# Derivatives with trig functions

I am having trouble with a question on my homework and I have done some work but I'm not sure if I have completed all that is asked or how to take it further if needed.

Problem:

Let $\theta = \arccos(5x^3)$. Find $\frac{d\theta}{dx}$ in two ways:

(a) Use implicit differentiation starting from $\cos(\theta)= 5x^3$. Write your final answer in terms of $x$ by using SOH-CAH-TOA, a right triangle, and the Pythagorean Theorem.

(b) Use the Chain Rule extension of the formula $\frac{d}{dx} \arccos x = \frac{-1}{\sqrt{1-x^2}}$. Compare with your answer from part (a).

Here is my work for part (a)

I drew a right triangle with an angle theta and labeled the hypotenuse as $1$ and the adjacent leg $5x^3$. Using the Pythagorean Theorem I found the opposite leg to be $\sqrt{1-25x^6}$. I'm not sure if this is all the question is asking or if I need to do something further. The wording of the problem is confusing me a little.

I also simply used this extra side to find $\sin(\theta) = \sqrt{1-25x^6}$.

Here is my work for part (b)

$$\begin{split} \frac{d}{dx} \arccos 5x^3 &= \frac{-1}{\sqrt{1-(5x^3 )^2}} \frac{ d}{dx} (5x^3 )\\ &= \frac{-1}{\sqrt{1-25x^6}} 15x^2\\ &= \frac{-15x^2}{\sqrt{1-25x^6}}. \end{split}$$

If this is as far as I am supposed to take this problem are my answers supposed to be the same for part (a) and part (b)? If not then why not? I know I can simplify the answer for part (b) by rationalizing the denominator but it still wouldn't equal anything from part (a).

Any help would be greatly appreciated to help me finish this problem. I've looked at it several times for hours and am not sure where to go. Thanks!

• Hi, welcome to this site. You should learn how to format. Right now it is very difficult to read and you won't get a lot of useful answers. See for example math.meta.stackexchange.com/questions/5020/… – imranfat Oct 11 '17 at 1:22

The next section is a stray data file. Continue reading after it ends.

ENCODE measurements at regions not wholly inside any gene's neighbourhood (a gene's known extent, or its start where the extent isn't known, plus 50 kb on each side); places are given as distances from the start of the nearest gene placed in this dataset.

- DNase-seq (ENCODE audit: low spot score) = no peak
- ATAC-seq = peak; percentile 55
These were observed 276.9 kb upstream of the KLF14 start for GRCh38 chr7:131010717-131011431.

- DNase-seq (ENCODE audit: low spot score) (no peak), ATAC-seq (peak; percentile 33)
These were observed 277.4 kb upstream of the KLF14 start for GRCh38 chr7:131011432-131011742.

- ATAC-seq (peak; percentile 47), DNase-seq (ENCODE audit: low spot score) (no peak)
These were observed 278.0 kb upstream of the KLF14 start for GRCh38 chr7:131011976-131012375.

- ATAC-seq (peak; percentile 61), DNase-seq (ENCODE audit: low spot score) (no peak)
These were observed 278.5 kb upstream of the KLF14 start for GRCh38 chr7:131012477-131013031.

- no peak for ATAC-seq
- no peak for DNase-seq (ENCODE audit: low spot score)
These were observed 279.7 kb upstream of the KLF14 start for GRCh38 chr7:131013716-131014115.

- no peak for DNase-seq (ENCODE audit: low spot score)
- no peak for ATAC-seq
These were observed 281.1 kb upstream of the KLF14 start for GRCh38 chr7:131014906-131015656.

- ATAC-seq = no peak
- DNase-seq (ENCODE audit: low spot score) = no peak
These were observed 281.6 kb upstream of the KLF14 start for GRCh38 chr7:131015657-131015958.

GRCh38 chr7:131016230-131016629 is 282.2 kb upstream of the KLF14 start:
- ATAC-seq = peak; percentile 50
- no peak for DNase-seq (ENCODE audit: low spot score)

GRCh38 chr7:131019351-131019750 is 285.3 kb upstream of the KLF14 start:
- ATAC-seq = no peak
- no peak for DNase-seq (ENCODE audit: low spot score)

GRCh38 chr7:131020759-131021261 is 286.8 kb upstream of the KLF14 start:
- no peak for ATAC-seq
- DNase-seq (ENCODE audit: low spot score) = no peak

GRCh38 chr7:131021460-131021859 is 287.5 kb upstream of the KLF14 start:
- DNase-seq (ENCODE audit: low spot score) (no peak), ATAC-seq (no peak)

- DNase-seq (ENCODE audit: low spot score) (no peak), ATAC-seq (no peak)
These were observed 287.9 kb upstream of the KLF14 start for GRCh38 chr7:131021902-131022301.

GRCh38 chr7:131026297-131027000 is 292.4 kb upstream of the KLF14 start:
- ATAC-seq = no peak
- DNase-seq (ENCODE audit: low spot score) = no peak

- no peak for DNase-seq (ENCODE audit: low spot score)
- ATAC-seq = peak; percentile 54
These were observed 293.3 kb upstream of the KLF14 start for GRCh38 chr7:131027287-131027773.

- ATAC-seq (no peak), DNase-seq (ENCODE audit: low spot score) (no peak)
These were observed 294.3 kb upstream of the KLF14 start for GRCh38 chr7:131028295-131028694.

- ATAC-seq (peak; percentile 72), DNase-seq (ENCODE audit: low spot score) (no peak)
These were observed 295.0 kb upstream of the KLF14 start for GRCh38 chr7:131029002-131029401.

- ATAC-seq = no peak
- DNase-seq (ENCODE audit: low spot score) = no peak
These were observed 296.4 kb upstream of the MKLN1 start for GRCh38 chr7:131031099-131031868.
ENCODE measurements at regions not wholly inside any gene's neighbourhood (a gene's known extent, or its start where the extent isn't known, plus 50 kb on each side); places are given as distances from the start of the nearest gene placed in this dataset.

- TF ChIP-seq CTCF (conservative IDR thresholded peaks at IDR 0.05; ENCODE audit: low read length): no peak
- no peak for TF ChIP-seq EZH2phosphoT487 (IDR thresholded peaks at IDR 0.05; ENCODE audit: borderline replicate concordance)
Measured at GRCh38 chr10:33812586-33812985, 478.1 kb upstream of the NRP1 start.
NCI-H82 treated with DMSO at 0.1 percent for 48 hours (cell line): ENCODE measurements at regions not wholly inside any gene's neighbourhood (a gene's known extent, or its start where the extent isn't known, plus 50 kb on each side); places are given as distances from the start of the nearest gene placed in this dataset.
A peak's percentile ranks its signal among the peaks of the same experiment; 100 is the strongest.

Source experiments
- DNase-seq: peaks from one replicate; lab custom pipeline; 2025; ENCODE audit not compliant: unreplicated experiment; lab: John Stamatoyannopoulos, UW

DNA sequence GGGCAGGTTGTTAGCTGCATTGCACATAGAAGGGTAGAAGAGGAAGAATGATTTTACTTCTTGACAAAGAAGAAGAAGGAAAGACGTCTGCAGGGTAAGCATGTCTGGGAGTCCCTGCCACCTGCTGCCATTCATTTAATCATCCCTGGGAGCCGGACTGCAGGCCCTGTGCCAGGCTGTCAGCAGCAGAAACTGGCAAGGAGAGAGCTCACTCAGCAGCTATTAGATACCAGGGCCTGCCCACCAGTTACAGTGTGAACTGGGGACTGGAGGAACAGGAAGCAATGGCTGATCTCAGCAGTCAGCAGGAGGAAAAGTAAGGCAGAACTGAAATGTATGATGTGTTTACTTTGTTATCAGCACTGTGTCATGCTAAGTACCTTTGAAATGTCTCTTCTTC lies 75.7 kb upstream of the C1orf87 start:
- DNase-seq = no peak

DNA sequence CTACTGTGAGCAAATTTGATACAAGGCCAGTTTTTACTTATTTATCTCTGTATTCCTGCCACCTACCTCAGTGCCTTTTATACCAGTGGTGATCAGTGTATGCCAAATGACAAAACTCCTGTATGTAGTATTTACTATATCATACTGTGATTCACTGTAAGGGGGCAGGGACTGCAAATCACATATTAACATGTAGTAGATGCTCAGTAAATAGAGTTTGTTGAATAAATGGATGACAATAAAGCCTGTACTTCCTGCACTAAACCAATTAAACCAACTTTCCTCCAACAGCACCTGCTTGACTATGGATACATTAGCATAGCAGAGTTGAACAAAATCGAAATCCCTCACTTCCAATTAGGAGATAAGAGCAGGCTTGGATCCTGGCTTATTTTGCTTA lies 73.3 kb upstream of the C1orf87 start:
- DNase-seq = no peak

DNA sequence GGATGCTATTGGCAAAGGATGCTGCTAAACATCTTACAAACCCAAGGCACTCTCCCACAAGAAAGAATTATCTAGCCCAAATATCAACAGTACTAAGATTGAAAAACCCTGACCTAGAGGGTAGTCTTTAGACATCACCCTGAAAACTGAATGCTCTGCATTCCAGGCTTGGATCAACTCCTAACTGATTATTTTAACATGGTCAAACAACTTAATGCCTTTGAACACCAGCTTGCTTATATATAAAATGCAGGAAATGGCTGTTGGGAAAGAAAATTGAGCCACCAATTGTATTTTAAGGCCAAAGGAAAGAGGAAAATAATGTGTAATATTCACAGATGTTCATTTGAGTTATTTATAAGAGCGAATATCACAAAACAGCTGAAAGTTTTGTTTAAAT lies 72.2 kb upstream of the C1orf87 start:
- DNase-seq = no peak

• Thank you very much, that looks so much better. I much appreciate it. – Dylan Beech Oct 11 '17 at 1:42

For part a) you did the set up ok. Now if $cos\theta=5x^3$ then it follows $-{sin\theta}d\theta=15x^2dx$ and so $\frac{d\theta}{dx}=\frac{15x^2}{-sin\theta}$. Can you finish it from here?

• Ah ok that's what I didn't finish. Thank you very much, I was really struggling with that. – Dylan Beech Oct 11 '17 at 11:09

For (a)...

Let $\cos \theta = 5x^3$; then by implicit differentiation we have $-\sin \theta \ \ d\theta/dx = 15x^2$. Dividing by $-\sin \theta$ we have $d\theta/dx = \frac {-15x^2}{\sin \theta}$; drawing the triangle with $1$ as the hypotenuse and $5x^3$ as the adjacent side, we have by the Pythagorean theorem $\sqrt{1-25x^6}$ as the opposite side, which is $\sin \theta$. Hence the complete answer is $$d\theta/dx = \frac {-15x^2}{\sqrt {1-25x^6}}$$

For (b)...

The derivative of $\arccos (x)$ is $d/dx \arccos (x) = \frac {-1}{\sqrt {{1-x^2}}}$; replacing $x$ with $5x^3$ and using the chain rule gives us $d \theta /dx \arccos (5x^3) = \frac {-1}{\sqrt {{1-(5x^3)^2}}}*15x^2$; simplifying gives us the same answer as (a).

• Ok so I did part B correctly just didn't take part A all the way to the end. Thank you very much that was very helpful! – Dylan Beech Oct 11 '17 at 11:09
• (b) is straight substitution and simplification and takes two steps. If we didn't know (b), then (a) gives us the same answer (but additional steps). – bjcolby15 Oct 11 '17 at 12:08